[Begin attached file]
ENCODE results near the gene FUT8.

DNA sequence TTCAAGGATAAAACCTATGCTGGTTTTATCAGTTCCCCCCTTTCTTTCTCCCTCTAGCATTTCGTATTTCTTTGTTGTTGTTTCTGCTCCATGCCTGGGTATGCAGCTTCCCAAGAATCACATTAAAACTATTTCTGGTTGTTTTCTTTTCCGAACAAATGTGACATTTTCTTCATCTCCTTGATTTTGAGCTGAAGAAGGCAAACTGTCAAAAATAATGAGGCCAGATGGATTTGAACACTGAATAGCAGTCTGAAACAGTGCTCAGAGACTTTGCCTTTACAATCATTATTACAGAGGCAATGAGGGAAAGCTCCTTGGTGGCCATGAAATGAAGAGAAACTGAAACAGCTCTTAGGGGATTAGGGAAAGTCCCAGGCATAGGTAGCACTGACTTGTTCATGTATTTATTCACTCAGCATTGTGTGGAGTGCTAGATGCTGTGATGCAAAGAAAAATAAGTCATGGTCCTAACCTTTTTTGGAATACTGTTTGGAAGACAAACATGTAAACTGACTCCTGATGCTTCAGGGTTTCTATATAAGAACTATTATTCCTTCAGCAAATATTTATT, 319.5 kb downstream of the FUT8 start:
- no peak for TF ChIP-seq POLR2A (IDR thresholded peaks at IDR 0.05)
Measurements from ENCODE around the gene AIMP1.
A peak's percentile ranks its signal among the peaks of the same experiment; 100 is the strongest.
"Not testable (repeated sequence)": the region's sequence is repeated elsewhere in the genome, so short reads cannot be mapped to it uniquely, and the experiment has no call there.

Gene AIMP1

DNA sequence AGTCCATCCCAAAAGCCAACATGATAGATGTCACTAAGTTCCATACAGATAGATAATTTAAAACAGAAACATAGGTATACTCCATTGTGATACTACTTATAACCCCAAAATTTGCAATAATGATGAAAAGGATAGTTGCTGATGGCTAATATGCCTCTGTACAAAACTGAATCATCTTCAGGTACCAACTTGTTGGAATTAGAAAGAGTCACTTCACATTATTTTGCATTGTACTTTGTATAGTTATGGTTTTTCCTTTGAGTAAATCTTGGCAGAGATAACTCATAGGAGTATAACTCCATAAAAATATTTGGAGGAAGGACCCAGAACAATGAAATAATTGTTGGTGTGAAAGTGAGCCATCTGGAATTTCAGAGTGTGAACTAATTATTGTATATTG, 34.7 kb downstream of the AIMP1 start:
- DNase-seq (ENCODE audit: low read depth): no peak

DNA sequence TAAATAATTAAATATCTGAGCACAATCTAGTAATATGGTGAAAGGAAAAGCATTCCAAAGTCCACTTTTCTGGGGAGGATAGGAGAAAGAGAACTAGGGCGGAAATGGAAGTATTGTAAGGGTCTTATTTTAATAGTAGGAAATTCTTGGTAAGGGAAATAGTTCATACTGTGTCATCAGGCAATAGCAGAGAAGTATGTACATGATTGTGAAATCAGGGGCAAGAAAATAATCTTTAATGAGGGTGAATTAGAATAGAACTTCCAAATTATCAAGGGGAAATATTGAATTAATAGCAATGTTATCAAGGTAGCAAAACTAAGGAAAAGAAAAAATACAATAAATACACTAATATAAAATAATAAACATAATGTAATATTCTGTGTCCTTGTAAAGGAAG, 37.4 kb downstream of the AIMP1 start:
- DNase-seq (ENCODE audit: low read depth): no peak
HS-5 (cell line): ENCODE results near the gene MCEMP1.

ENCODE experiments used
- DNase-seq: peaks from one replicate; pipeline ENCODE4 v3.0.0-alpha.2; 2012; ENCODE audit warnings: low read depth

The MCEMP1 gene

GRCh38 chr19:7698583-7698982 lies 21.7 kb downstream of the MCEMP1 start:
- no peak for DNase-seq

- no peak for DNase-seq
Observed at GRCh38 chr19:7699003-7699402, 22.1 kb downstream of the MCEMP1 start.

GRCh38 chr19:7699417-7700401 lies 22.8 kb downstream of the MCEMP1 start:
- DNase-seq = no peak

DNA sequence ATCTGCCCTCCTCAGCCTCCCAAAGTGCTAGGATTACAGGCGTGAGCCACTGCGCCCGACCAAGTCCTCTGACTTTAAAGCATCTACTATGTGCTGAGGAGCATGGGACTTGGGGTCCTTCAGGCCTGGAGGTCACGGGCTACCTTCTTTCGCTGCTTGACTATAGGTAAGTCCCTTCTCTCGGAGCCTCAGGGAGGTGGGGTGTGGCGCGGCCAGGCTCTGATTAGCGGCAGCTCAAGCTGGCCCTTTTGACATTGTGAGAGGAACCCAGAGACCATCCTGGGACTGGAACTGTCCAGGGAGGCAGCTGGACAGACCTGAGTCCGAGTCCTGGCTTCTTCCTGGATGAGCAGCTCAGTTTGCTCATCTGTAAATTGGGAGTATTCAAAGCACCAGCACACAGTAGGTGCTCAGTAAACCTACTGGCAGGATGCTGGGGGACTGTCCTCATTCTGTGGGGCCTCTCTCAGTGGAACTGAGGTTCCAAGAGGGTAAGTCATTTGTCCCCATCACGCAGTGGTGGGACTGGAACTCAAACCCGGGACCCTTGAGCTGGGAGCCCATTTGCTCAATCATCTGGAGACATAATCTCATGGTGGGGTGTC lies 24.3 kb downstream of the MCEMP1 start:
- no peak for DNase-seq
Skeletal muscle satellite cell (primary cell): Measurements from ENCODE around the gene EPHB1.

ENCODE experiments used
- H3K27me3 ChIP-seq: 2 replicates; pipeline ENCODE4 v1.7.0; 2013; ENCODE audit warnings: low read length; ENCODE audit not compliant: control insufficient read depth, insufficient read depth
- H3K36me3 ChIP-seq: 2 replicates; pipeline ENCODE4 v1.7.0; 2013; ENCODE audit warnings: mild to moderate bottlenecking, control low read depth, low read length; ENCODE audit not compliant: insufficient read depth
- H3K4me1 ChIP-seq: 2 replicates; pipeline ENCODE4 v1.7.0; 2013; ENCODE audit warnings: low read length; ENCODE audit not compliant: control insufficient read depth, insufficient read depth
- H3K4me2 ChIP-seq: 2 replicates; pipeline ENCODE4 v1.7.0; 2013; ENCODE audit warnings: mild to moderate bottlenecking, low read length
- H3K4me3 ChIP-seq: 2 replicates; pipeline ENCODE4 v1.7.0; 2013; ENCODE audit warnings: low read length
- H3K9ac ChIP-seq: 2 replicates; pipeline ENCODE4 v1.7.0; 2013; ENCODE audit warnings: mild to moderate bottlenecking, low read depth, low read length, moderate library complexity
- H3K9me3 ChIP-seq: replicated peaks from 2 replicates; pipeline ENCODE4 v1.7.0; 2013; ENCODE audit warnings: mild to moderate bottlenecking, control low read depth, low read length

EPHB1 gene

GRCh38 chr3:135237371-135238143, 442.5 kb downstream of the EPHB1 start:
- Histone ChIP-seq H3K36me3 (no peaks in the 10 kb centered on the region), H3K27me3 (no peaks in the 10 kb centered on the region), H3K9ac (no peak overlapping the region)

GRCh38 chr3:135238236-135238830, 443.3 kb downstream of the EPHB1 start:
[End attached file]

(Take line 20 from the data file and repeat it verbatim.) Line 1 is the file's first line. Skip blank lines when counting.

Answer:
GRCh38 chr19:7699417-7700401 lies 22.8 kb downstream of the MCEMP1 start: